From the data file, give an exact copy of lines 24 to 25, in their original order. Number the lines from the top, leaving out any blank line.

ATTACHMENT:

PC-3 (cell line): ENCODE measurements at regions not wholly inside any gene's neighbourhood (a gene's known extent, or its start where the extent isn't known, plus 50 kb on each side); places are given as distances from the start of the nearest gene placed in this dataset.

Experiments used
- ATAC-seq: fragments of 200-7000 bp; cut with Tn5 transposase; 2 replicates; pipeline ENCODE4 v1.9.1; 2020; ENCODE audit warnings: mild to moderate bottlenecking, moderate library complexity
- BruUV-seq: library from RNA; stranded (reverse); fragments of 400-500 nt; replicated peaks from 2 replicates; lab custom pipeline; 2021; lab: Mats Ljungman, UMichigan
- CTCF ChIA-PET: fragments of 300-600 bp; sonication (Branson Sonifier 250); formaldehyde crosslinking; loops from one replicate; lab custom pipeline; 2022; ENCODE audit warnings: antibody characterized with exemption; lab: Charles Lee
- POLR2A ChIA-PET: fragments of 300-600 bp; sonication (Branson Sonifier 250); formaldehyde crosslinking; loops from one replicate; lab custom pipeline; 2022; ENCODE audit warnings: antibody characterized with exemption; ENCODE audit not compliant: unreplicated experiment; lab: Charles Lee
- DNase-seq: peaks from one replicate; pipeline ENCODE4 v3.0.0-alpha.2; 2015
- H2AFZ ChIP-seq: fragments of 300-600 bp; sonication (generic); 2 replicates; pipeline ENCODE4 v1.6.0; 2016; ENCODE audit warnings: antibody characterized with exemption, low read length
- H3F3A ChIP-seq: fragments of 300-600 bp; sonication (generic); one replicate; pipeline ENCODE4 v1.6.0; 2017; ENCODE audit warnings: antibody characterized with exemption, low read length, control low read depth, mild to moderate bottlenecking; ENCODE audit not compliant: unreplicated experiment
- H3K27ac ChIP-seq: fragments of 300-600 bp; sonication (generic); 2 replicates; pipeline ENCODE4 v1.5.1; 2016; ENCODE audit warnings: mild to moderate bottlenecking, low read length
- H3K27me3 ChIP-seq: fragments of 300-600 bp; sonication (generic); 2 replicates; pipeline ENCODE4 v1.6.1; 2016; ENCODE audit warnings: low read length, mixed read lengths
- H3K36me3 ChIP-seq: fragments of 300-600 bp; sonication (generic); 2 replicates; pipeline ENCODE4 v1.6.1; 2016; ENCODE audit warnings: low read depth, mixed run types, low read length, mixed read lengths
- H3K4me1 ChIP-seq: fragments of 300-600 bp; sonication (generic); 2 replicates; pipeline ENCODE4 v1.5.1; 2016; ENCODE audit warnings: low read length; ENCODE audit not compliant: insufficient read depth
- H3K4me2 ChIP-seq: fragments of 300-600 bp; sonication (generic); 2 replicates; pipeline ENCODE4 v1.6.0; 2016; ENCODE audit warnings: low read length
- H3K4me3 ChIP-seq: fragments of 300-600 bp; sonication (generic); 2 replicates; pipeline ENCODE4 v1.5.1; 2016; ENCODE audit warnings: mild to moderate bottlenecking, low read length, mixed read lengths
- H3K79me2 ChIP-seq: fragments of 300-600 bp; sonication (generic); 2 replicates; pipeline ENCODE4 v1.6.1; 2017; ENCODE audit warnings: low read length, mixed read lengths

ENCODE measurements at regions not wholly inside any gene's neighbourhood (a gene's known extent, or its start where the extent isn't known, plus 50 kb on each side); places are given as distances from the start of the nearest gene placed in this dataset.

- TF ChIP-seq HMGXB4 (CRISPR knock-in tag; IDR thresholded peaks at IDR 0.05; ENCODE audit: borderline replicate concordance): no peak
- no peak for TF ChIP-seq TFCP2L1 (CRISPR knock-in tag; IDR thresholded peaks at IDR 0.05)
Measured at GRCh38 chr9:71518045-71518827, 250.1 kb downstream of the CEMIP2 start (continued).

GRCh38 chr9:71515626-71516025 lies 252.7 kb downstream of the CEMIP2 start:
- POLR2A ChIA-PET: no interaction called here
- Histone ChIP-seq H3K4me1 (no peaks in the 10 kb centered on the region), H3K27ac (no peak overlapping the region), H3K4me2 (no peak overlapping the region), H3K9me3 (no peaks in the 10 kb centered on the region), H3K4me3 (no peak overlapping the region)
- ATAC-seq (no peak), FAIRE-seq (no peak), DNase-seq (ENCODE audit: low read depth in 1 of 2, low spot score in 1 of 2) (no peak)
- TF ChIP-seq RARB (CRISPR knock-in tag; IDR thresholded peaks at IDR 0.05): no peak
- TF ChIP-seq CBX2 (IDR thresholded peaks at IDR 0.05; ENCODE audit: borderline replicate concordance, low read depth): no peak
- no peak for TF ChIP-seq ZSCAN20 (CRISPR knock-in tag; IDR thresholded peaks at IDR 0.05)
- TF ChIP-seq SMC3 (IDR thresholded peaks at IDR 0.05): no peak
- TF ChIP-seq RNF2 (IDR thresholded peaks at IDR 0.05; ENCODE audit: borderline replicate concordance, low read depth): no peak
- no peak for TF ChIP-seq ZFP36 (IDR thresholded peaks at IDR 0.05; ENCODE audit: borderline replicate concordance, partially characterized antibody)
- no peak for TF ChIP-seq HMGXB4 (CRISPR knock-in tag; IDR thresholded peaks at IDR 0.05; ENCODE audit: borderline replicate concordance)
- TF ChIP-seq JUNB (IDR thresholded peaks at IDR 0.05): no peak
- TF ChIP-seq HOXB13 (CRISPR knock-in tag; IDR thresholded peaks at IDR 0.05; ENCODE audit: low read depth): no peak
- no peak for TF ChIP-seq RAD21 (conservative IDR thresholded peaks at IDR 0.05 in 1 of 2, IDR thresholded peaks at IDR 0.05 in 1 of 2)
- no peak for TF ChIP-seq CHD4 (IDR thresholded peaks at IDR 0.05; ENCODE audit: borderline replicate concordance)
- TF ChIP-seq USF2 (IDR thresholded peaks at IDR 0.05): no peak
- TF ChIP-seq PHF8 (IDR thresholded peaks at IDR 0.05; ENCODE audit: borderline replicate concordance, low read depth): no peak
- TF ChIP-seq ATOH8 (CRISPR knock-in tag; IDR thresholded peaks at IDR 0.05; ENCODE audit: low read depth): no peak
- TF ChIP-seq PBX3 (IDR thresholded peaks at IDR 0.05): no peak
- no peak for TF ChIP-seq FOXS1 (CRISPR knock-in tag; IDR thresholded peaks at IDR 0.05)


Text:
- ATAC-seq (no peak), FAIRE-seq (no peak), DNase-seq (ENCODE audit: low read depth in 1 of 2, low spot score in 1 of 2) (no peak)
- TF ChIP-seq RARB (CRISPR knock-in tag; IDR thresholded peaks at IDR 0.05): no peak